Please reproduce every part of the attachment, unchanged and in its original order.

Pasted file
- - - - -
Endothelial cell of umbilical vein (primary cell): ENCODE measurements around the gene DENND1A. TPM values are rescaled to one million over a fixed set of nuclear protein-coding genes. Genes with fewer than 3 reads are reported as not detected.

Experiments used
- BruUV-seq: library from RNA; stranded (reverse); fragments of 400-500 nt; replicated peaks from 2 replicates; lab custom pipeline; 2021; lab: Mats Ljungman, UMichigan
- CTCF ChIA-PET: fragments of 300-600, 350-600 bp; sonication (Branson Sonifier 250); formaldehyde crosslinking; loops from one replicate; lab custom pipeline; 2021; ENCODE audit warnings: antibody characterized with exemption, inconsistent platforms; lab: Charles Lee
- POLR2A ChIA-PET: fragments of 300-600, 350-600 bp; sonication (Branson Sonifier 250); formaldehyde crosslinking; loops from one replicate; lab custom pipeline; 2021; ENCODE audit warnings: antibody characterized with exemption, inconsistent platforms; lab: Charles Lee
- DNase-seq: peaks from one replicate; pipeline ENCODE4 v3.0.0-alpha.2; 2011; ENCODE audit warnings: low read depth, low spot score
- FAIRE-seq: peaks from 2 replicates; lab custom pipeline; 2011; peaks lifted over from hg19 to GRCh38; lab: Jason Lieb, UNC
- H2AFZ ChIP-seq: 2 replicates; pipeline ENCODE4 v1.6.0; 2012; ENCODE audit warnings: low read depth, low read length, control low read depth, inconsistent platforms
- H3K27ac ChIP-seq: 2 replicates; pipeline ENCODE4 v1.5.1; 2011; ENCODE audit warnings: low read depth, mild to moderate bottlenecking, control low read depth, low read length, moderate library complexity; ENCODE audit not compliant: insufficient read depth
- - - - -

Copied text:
Endothelial cell of umbilical vein (primary cell): ENCODE measurements around the gene DENND1A. TPM values are rescaled to one million over a fixed set of nuclear protein-coding genes. Genes with fewer than 3 reads are reported as not detected.

Experiments used
- BruUV-seq: library from RNA; stranded (reverse); fragments of 400-500 nt; replicated peaks from 2 replicates; lab custom pipeline; 2021; lab: Mats Ljungman, UMichigan
- CTCF ChIA-PET: fragments of 300-600, 350-600 bp; sonication (Branson Sonifier 250); formaldehyde crosslinking; loops from one replicate; lab custom pipeline; 2021; ENCODE audit warnings: antibody characterized with exemption, inconsistent platforms; lab: Charles Lee
- POLR2A ChIA-PET: fragments of 300-600, 350-600 bp; sonication (Branson Sonifier 250); formaldehyde crosslinking; loops from one replicate; lab custom pipeline; 2021; ENCODE audit warnings: antibody characterized with exemption, inconsistent platforms; lab: Charles Lee
- DNase-seq: peaks from one replicate; pipeline ENCODE4 v3.0.0-alpha.2; 2011; ENCODE audit warnings: low read depth, low spot score
- FAIRE-seq: peaks from 2 replicates; lab custom pipeline; 2011; peaks lifted over from hg19 to GRCh38; lab: Jason Lieb, UNC
- H2AFZ ChIP-seq: 2 replicates; pipeline ENCODE4 v1.6.0; 2012; ENCODE audit warnings: low read depth, low read length, control low read depth, inconsistent platforms
- H3K27ac ChIP-seq: 2 replicates; pipeline ENCODE4 v1.5.1; 2011; ENCODE audit warnings: low read depth, mild to moderate bottlenecking, control low read depth, low read length, moderate library complexity; ENCODE audit not compliant: insufficient read depth